| [[File:Cod.I.6.2º.3 09r.png|300px|center]]
 
| <p>[19] </p>
 
| <p>[19] </p>
|
 
 
| {{paget|Page:Cod.I.6.2º.3|09r|png}}
 
| {{paget|Page:Cod.I.6.2º.3|09r|png}}
 
| {{paget|Page:Cgm 3711|68r|jpg}}
 
| {{paget|Page:Cgm 3711|68r|jpg}}
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| [[File:Cod.I.6.2º.3 09v.png|300px|center]]
 
| [[File:Cod.I.6.2º.3 09v.png|300px|center]]
 
| <p>[20] </p>
 
| <p>[20] </p>
|
 
 
| {{paget|Page:Cod.I.6.2º.3|09v|png}}
 
| {{paget|Page:Cod.I.6.2º.3|09v|png}}
 
| {{paget|Page:Cgm 3711|68v|jpg}}
 
| {{paget|Page:Cgm 3711|68v|jpg}}
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| [[File:Cod.I.6.2º.3 10r.png|300px|center]]
 
| [[File:Cod.I.6.2º.3 10r.png|300px|center]]
 
| <p>[21] </p>
 
| <p>[21] </p>
|
 
 
| {{paget|Page:Cod.I.6.2º.3|10r|png}}
 
| {{paget|Page:Cod.I.6.2º.3|10r|png}}
 
| {{paget|Page:Cgm 3711|69r|jpg}}
 
| {{paget|Page:Cgm 3711|69r|jpg}}
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| [[File:Cod.I.6.2º.3 10v.png|300px|center]]
 
| [[File:Cod.I.6.2º.3 10v.png|300px|center]]
 
| <p>[22] </p>
 
| <p>[22] </p>
|
 
 
| {{paget|Page:Cod.I.6.2º.3|10v|png}}
 
| {{paget|Page:Cod.I.6.2º.3|10v|png}}
 
| {{paget|Page:Cgm 3711|69v|jpg}}
 
| {{paget|Page:Cgm 3711|69v|jpg}}
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| [[File:Cod.I.6.2º.3 11r.png|300px|center]]
 
| [[File:Cod.I.6.2º.3 11r.png|300px|center]]
 
| <p>[23] </p>
 
| <p>[23] </p>
|
 
 
| {{paget|Page:Cod.I.6.2º.3|11r|png}}
 
| {{paget|Page:Cod.I.6.2º.3|11r|png}}
 
| {{paget|Page:Cgm 3711|70r|jpg}}
 
| {{paget|Page:Cgm 3711|70r|jpg}}
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| [[File:Cod.I.6.2º.3 11v.png|300px|center]]
 
| [[File:Cod.I.6.2º.3 11v.png|300px|center]]
 
| <p>[24] </p>
 
| <p>[24] </p>
|
 
 
| {{paget|Page:Cod.I.6.2º.3|11v|png}}
 
| {{paget|Page:Cod.I.6.2º.3|11v|png}}
 
| {{paget|Page:Cgm 3711|70v|jpg}}
 
| {{paget|Page:Cgm 3711|70v|jpg}}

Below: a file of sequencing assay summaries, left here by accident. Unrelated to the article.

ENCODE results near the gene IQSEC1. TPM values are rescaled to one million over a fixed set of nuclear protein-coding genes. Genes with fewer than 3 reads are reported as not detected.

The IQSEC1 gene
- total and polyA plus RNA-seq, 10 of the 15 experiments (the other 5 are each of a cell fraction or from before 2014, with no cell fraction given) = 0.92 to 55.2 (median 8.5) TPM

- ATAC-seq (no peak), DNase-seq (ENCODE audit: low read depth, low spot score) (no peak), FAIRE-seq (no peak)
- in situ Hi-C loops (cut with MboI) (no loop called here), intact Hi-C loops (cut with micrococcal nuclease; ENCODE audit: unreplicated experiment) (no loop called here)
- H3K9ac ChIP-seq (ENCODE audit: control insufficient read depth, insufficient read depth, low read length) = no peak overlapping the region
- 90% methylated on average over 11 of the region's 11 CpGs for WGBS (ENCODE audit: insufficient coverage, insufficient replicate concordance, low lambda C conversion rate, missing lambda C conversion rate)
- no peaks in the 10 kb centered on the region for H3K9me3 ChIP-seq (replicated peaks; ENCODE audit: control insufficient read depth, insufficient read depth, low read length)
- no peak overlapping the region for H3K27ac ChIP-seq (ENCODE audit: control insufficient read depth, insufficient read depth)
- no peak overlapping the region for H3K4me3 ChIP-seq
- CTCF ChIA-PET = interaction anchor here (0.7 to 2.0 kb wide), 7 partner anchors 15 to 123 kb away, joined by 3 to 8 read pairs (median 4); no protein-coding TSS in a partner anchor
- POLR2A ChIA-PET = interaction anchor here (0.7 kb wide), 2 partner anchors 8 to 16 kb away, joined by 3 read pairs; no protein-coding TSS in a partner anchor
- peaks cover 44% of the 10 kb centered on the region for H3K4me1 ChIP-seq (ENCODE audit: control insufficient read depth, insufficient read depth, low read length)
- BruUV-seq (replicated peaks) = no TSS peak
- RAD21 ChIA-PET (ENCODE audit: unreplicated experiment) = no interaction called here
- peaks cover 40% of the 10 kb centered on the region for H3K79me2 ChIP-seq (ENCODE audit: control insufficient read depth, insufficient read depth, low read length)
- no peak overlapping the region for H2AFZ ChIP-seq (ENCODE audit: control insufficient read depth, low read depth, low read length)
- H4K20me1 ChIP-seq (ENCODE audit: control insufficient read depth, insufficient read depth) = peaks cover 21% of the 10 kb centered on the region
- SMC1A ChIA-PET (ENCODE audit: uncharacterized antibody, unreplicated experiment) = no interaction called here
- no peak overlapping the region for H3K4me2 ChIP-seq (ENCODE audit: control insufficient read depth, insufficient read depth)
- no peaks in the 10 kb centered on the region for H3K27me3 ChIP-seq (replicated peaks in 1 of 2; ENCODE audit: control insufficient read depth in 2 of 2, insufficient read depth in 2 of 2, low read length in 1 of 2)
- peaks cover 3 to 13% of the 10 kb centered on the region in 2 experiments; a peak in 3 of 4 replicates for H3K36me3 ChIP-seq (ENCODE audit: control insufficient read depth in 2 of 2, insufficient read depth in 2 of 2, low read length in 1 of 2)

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| [[File:Cod.I.6.2º.3 12r.png|300px|center]]
 
| [[File:Cod.I.6.2º.3 12r.png|300px|center]]
 
| <p>[25] </p>
 
| <p>[25] </p>
|
 
 
| {{paget|Page:Cod.I.6.2º.3|12r|png}}
 
| {{paget|Page:Cod.I.6.2º.3|12r|png}}
 
| {{paget|Page:Cgm 3711|71r|jpg}}
 
| {{paget|Page:Cgm 3711|71r|jpg}}
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| [[File:Cod.I.6.2º.3 12v.png|300px|center]]
 
| [[File:Cod.I.6.2º.3 12v.png|300px|center]]
 
| <p>[26] </p>
 
| <p>[26] </p>
|
 
 
| {{paget|Page:Cod.I.6.2º.3|12v|png}}
 
| {{paget|Page:Cod.I.6.2º.3|12v|png}}
 
| {{paget|Page:Cgm 3711|71v|jpg}}
 
| {{paget|Page:Cgm 3711|71v|jpg}}
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|-  
 
|-  
 
! id="thin" | <p>Images<br/>from the Archetype</p>
 
! id="thin" | <p>Images<br/>from the Archetype</p>
! <p>{{rating|start}}<br/>by [[Ondřej Vodička]] and [[Michael Chidester]]</p>
+
! <p>{{rating}}</p>
 
! <p>[[Jörg Wilhalm Hutters kunst zu Augspurg (Cod.I.6.2º.3)|Archetype]] (1522){{edit index|Jörg Wilhalm Hutters kunst zu Augspurg (Cod.I.6.2º.3)}}<br/>by [[Dierk Hagedorn]]</p>
 
! <p>[[Jörg Wilhalm Hutters kunst zu Augspurg (Cod.I.6.2º.3)|Archetype]] (1522){{edit index|Jörg Wilhalm Hutters kunst zu Augspurg (Cod.I.6.2º.3)}}<br/>by [[Dierk Hagedorn]]</p>
 
! <p>[[Jörg Wilhalm Hutters kunst zu Augspurg (Cgm 3711)|Munich Version I]] (1523){{edit index|Jörg Wilhalm Hutters kunst zu Augspurg (Cgm 3711)}}<br/></p>
 
! <p>[[Jörg Wilhalm Hutters kunst zu Augspurg (Cgm 3711)|Munich Version I]] (1523){{edit index|Jörg Wilhalm Hutters kunst zu Augspurg (Cgm 3711)}}<br/></p>